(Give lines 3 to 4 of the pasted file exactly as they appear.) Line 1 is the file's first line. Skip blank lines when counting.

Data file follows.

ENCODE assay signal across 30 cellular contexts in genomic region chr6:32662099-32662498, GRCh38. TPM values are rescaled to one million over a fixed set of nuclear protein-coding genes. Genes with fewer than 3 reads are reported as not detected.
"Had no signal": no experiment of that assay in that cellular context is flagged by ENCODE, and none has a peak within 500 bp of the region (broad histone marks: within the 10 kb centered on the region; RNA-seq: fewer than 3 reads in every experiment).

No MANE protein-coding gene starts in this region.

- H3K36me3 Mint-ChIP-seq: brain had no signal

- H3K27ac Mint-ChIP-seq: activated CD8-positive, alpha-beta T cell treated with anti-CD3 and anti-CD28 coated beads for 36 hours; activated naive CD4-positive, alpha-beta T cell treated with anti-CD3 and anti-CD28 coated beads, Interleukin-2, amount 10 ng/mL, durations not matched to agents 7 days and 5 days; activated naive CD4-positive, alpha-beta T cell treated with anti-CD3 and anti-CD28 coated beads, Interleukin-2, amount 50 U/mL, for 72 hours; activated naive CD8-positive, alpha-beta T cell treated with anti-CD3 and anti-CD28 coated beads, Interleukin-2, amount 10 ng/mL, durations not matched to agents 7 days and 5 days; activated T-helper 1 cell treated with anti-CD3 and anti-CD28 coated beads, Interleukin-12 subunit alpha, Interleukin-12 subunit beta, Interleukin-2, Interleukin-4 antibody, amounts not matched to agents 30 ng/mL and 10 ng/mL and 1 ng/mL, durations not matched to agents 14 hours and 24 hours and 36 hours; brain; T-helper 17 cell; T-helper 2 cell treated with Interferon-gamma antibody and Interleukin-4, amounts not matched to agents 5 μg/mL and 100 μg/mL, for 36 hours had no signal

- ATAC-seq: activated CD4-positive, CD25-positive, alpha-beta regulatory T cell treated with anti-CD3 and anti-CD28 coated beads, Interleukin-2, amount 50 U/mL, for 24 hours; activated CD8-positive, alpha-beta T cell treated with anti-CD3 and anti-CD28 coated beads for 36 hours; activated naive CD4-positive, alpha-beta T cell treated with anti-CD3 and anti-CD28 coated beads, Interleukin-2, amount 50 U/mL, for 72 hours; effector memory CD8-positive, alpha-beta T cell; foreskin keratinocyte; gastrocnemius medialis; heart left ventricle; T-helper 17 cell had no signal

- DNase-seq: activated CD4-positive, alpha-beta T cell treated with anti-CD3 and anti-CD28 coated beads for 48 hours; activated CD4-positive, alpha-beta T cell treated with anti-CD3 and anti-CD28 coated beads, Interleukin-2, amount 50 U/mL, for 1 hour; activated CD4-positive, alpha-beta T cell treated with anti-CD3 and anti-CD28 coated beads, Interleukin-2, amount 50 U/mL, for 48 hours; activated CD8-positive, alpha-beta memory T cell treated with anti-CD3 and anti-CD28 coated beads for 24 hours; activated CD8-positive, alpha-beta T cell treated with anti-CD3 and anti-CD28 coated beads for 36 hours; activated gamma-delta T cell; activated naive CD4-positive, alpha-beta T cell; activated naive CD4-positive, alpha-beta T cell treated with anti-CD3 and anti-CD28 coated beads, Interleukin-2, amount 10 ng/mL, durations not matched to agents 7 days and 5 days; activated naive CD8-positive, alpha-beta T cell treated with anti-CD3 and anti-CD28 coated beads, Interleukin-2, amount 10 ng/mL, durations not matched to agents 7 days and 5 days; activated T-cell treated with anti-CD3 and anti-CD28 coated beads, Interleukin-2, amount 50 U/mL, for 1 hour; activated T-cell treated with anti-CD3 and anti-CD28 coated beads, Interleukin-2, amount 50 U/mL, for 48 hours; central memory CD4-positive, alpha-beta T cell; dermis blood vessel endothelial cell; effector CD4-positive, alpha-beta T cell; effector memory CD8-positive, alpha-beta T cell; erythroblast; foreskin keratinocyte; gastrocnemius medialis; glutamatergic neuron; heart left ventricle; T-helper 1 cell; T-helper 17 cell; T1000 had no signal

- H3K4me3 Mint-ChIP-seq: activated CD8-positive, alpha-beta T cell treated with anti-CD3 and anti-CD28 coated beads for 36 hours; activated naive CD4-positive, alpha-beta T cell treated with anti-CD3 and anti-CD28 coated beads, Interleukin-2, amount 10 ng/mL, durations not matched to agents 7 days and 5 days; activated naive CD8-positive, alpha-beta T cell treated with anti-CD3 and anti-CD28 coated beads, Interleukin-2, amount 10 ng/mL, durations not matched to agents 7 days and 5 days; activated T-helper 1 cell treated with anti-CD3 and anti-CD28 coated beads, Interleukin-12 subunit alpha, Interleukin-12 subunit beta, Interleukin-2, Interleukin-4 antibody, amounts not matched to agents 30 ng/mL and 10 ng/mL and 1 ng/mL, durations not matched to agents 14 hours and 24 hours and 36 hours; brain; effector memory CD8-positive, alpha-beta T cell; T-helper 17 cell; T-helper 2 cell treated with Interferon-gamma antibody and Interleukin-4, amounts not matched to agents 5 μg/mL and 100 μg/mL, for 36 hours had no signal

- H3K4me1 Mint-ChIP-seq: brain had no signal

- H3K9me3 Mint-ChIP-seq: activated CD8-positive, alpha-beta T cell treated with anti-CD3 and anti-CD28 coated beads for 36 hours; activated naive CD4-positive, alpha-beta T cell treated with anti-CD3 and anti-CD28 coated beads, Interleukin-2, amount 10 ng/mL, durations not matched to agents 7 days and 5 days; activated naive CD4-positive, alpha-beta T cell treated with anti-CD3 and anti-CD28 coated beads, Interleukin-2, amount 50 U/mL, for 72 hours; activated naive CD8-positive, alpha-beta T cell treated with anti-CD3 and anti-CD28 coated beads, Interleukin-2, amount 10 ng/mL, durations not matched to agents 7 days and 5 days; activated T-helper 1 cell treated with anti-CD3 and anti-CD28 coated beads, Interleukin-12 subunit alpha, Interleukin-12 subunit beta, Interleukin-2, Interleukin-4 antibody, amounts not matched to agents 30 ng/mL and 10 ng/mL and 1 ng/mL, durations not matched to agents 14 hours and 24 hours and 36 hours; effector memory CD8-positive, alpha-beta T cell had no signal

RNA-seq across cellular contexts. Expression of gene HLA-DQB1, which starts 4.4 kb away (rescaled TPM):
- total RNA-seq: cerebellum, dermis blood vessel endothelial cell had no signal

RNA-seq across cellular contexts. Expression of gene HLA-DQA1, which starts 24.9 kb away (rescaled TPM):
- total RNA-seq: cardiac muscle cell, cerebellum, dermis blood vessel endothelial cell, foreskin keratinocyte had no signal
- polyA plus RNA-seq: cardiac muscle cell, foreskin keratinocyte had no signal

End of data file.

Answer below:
No MANE protein-coding gene starts in this region.

- H3K36me3 Mint-ChIP-seq: brain had no signal